If Only They Would Change

Sara is a young nurse leader with loads of potential. A few years ago, she left direct patient care to take an advocacy role in her local area, and last year she took another advo­cacy position with a large association. She is eager to focus her considerable talents on healthcare policies that will make life better for patients and the institutions that serve them.

Sara is a hard worker, and she never shirks from fully preparing for the challenges before her. Sara also has a strong sense of right and wrong. While this usually serves her well, recently she began to feel frustrated with how things are versus how they “should be.” She was especially irritated with several of the healthcare CEOs in her region. She said they didn’t know the substance of key policy directives, and she also complained that they talked down to her because she is young and attractive.

It is reasonable that Sara was concerned that her colleagues didn’t know key elements of their jobs, and it is also understandable that she was distressed by what she considered to be poor professional behavior from people who were many years her senior. She was justified in expecting better.

But Sara couldn’t let go of her indignation. She insisted that she was right to be incensed, and she complained that she was hindered by their bad behavior. She was quite emotional when she talked about her colleagues’ transgressions and their effects on her. Unfortunately, some of her other peers started to complain about Sara’s own “bad behavior.”They experienced her grievances as whining and immature, and they wanted her to “get over it and move on.”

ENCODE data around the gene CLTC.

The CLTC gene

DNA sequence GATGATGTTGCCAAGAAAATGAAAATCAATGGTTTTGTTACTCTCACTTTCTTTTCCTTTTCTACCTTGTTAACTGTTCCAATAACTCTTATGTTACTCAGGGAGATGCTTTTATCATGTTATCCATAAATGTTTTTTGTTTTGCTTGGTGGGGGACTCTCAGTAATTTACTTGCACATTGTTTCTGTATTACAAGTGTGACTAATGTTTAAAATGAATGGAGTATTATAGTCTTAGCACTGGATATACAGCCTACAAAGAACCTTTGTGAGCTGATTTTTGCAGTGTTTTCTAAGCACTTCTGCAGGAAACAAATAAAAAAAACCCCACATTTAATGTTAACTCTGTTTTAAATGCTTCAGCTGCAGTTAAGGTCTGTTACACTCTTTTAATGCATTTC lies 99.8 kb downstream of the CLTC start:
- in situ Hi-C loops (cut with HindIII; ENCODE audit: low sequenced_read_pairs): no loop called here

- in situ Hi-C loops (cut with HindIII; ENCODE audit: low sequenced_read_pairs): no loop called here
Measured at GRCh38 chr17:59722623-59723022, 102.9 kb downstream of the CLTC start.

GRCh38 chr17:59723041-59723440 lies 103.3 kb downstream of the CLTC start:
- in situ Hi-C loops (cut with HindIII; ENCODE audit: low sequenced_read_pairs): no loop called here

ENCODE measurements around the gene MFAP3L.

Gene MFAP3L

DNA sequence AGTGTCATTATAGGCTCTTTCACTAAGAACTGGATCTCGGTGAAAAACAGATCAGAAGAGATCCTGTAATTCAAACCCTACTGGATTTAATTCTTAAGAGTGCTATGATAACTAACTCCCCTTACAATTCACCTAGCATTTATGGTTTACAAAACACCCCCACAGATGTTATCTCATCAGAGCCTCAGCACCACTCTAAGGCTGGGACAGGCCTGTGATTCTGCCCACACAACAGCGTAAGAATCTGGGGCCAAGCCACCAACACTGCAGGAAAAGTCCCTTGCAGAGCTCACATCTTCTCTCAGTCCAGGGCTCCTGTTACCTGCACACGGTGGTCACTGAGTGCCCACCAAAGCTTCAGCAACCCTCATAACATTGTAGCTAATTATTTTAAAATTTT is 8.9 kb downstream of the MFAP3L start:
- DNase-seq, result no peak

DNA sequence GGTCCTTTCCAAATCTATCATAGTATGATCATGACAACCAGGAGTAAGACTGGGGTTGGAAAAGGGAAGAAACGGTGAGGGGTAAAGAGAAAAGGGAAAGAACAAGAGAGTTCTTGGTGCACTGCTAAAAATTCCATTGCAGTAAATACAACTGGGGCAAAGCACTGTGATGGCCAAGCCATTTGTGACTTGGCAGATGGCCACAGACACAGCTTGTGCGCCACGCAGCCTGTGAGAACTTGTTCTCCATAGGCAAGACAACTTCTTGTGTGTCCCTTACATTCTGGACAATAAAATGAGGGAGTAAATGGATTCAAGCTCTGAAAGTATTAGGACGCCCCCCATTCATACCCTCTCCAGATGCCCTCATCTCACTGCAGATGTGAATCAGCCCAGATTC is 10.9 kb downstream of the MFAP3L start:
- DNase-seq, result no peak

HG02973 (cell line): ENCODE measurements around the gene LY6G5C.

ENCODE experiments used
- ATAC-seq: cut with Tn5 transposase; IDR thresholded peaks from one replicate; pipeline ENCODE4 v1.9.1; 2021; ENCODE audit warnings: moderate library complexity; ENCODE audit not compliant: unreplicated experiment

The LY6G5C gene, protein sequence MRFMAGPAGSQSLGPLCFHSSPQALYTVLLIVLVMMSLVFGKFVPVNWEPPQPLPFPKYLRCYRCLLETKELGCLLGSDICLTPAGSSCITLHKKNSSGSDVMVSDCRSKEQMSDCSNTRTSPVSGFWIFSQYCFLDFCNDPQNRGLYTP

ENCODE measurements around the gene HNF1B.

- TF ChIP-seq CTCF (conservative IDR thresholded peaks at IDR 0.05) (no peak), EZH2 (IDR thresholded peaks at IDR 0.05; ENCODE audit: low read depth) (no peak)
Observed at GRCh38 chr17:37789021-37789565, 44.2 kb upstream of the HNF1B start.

As a result, Sara’s work relationships began to suffer, and she was having trouble focusing on important policy initiatives. She knew she was not at her best, but she couldn’t see a way out of her predicament. She said she was stuck because she was right and the CEOs were wrong, and she didn’t see that she could, or should, change herself when it was her older colleagues who should change.

Many of us can relate to Sara’s dilemma because we, too, have been caught in the web of other people’s imperfections and their effects on us. It can be quite difficult to see that other people’s poor behavior can adversely affect how we behave, too. It’s also hard to accept that other people don’t always behave the way we think they should. We, too, may have asked what Sara was asking: how can I maintain my high standards and continue to work produc­tively when those who should know better fall short of my expectations?

Eventually, Sara found ways to move on. She made progress by:

1. Remembering a truth that’s obvious but easy to overlook: we cannot change anyone but ourselves. We can try to influence, cajole, lecture, complain in front of them or behind their backs, but, ultimately, no one will improve or change anything about themselves unless they want to. As we mature, we can try better tactics, such as being assertive and asking for what we need from others clearly and without being aggressive. But even then, we cannot guar­antee that they can or will meet our needs. In the end, we must attend to ourselves.